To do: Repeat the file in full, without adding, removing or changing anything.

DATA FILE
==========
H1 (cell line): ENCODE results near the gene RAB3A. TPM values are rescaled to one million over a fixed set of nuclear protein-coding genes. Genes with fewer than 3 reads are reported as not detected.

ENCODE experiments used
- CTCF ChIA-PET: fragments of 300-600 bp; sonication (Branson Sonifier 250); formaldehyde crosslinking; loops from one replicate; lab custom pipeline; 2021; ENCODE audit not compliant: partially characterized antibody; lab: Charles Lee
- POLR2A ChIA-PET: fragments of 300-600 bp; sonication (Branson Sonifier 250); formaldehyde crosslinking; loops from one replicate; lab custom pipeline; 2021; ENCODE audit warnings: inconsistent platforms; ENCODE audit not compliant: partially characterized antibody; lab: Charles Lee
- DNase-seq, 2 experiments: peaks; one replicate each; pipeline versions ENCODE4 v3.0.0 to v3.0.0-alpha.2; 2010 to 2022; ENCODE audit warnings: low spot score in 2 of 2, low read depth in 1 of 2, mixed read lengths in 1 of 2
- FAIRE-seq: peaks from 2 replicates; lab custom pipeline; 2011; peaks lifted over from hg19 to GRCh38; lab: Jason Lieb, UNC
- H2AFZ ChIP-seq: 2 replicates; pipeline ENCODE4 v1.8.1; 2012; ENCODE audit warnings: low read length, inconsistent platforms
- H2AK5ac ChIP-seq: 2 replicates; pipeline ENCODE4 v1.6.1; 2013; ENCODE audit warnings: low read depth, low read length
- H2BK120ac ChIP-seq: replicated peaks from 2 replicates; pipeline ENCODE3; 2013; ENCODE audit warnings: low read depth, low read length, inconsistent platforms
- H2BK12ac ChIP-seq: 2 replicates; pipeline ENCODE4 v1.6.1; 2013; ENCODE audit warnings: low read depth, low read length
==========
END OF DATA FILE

H1 (cell line): ENCODE results near the gene RAB3A. TPM values are rescaled to one million over a fixed set of nuclear protein-coding genes. Genes with fewer than 3 reads are reported as not detected.

ENCODE experiments used
- CTCF ChIA-PET: fragments of 300-600 bp; sonication (Branson Sonifier 250); formaldehyde crosslinking; loops from one replicate; lab custom pipeline; 2021; ENCODE audit not compliant: partially characterized antibody; lab: Charles Lee
- POLR2A ChIA-PET: fragments of 300-600 bp; sonication (Branson Sonifier 250); formaldehyde crosslinking; loops from one replicate; lab custom pipeline; 2021; ENCODE audit warnings: inconsistent platforms; ENCODE audit not compliant: partially characterized antibody; lab: Charles Lee
- DNase-seq, 2 experiments: peaks; one replicate each; pipeline versions ENCODE4 v3.0.0 to v3.0.0-alpha.2; 2010 to 2022; ENCODE audit warnings: low spot score in 2 of 2, low read depth in 1 of 2, mixed read lengths in 1 of 2
- FAIRE-seq: peaks from 2 replicates; lab custom pipeline; 2011; peaks lifted over from hg19 to GRCh38; lab: Jason Lieb, UNC
- H2AFZ ChIP-seq: 2 replicates; pipeline ENCODE4 v1.8.1; 2012; ENCODE audit warnings: low read length, inconsistent platforms
- H2AK5ac ChIP-seq: 2 replicates; pipeline ENCODE4 v1.6.1; 2013; ENCODE audit warnings: low read depth, low read length
- H2BK120ac ChIP-seq: replicated peaks from 2 replicates; pipeline ENCODE3; 2013; ENCODE audit warnings: low read depth, low read length, inconsistent platforms
- H2BK12ac ChIP-seq: 2 replicates; pipeline ENCODE4 v1.6.1; 2013; ENCODE audit warnings: low read depth, low read length